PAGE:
When you think of the major inventions of the 1800’s, you probably think of developments that were crucial to the Industrial Revolution. The steam engine, the locomotive, and the cotton gin were all inventions that now define that era. Surprisingly, the electric car was a contemporary of these 19th-century innovations, yet less surprisingly, there are still questions about the viability of electric cars.
The history of electric cars is both fascinating and surprising. While it might seem like electric cars are a product of modern times, the first electric car appeared in the second half of the 19th century. Electricity, not gasoline, powered a third of the cars on the road in 1900. Electric cars were highly desirable at the beginning of the 1900’s; they were often easier to drive, quieter, and cleaner than their gasoline-powered counterparts. The beginning of the end for electric cars, however, was the mass production of reasonably priced cars with internal combustion engines.
Interest in the electric car was resurrected due to oil shortages and the gradual increase in gas prices. As drivers grew more conscious and concerned about damage to the environment, not to mention their bank accounts, the interest in green cars grew. Even with the growing interest in electric cars, they have yet to make a sweeping impact. In fact, a mere 0.6% of newly registered vehicles in the United States are electric.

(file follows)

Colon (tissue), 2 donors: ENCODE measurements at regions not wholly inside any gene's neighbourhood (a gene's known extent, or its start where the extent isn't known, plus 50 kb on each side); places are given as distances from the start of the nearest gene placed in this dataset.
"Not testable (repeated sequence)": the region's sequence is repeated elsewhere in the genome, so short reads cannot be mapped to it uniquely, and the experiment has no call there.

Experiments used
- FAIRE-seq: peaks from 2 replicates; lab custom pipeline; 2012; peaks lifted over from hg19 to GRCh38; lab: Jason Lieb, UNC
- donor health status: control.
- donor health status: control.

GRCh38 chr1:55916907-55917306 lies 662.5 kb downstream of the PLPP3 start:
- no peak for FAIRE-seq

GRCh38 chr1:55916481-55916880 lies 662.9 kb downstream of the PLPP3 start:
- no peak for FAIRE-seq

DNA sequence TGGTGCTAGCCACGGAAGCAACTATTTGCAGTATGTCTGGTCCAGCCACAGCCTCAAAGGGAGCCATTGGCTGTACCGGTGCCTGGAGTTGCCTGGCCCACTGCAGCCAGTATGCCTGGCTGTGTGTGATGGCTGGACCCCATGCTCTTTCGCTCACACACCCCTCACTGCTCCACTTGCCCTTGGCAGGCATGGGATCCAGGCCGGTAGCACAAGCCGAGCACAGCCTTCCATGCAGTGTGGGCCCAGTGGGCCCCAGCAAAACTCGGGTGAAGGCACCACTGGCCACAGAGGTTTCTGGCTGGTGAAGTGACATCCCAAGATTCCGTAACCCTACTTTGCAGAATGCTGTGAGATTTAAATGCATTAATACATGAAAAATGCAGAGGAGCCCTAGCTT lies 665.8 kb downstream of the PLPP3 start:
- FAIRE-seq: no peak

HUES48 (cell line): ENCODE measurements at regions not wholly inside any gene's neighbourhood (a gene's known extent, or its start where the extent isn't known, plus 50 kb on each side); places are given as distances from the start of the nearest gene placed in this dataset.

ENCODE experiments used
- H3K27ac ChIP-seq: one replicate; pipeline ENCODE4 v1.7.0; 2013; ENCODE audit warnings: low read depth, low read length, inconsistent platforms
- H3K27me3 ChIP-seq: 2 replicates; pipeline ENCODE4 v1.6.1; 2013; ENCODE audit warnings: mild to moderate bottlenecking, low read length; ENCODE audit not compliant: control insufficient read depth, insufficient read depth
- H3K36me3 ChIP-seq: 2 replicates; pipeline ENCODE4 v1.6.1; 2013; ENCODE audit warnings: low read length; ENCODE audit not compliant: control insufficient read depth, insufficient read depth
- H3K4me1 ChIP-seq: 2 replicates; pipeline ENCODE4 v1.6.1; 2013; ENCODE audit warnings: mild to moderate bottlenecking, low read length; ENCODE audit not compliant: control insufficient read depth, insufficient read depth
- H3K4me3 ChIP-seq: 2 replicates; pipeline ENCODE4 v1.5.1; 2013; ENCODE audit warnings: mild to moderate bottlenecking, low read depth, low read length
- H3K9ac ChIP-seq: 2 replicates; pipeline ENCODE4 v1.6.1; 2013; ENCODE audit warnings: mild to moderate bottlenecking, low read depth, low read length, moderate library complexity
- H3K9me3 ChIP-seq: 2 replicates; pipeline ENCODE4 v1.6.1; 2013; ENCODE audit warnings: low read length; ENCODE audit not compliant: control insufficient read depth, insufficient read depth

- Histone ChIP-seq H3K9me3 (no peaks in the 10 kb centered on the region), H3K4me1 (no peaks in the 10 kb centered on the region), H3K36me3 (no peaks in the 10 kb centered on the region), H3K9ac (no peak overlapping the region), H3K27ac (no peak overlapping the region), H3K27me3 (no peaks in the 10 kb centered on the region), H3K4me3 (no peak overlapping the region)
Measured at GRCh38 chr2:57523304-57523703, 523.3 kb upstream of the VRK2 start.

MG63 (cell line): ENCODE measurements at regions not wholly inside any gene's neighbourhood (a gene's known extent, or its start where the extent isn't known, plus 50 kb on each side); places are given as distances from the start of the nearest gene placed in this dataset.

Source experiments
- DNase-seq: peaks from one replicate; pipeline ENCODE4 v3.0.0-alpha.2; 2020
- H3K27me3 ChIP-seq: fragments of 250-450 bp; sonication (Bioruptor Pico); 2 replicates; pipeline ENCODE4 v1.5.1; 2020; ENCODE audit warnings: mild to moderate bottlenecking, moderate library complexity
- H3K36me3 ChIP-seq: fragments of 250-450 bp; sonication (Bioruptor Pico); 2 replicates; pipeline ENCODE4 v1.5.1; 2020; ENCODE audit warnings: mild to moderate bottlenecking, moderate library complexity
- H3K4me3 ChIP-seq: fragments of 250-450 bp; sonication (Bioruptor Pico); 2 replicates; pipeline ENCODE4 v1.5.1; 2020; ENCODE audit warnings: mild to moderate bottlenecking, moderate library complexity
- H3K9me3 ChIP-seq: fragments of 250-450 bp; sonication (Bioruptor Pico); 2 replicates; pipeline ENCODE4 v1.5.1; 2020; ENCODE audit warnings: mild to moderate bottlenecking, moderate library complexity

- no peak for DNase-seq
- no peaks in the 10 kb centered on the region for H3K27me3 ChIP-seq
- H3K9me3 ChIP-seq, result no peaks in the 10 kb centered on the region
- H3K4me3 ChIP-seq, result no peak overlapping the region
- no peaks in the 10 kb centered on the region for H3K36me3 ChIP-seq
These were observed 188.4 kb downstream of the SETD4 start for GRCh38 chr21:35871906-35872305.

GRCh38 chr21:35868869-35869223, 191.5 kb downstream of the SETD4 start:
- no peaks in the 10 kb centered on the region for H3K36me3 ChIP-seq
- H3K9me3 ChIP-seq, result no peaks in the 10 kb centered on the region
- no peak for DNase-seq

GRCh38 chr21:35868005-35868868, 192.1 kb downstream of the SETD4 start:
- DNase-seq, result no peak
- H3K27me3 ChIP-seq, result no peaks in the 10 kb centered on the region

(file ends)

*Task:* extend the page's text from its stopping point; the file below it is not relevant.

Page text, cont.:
Vehicles that run on electricity are looked at as a solution to future energy and environmental issues, but not everyone is convinced that the technology is the answer to today’s problems. Electric cars, when driving, do not burn fossil fuels. But, charging these vehicles can be harmful to the earth’s atmosphere. According to the Scientific American, “electric cars may or may not help the country combat climate change—and it all depends on where the electricity comes from.”
An electric car is only as green as its source for that electricity. An electric car that is charged from coal power can cause significant harm to the environment. According to CBS News, if it “comes from coal, the electric cars produce 3.6 times more soot and smog deaths than those powered by gas, because of the pollution made in generating the electricity.”
The power sources that charge batteries for electric cars have made major gains but are not optimal in terms of environmental impact. In states without sufficient clean energy sources, the benefits of driving an electric car are, at best, negligible. According to the Washington Post, “In coal-fired Colorado, a gasoline car with fuel economy better than 35 miles per gallon will be better for emissions than the average electric car.” Until the source of electricity improves, fuel efficiency should be the focus.
The idea of electric-powered transportation is not new and offers a sensible alternative in the future. Unfortunately, the infrastructure for providing clean energy for these vehicles has not yet matched the need, though it may in the future. Until clean power sources are available as a practical alternative to gas powered vehicles, high-mileage vehicles present the best green option.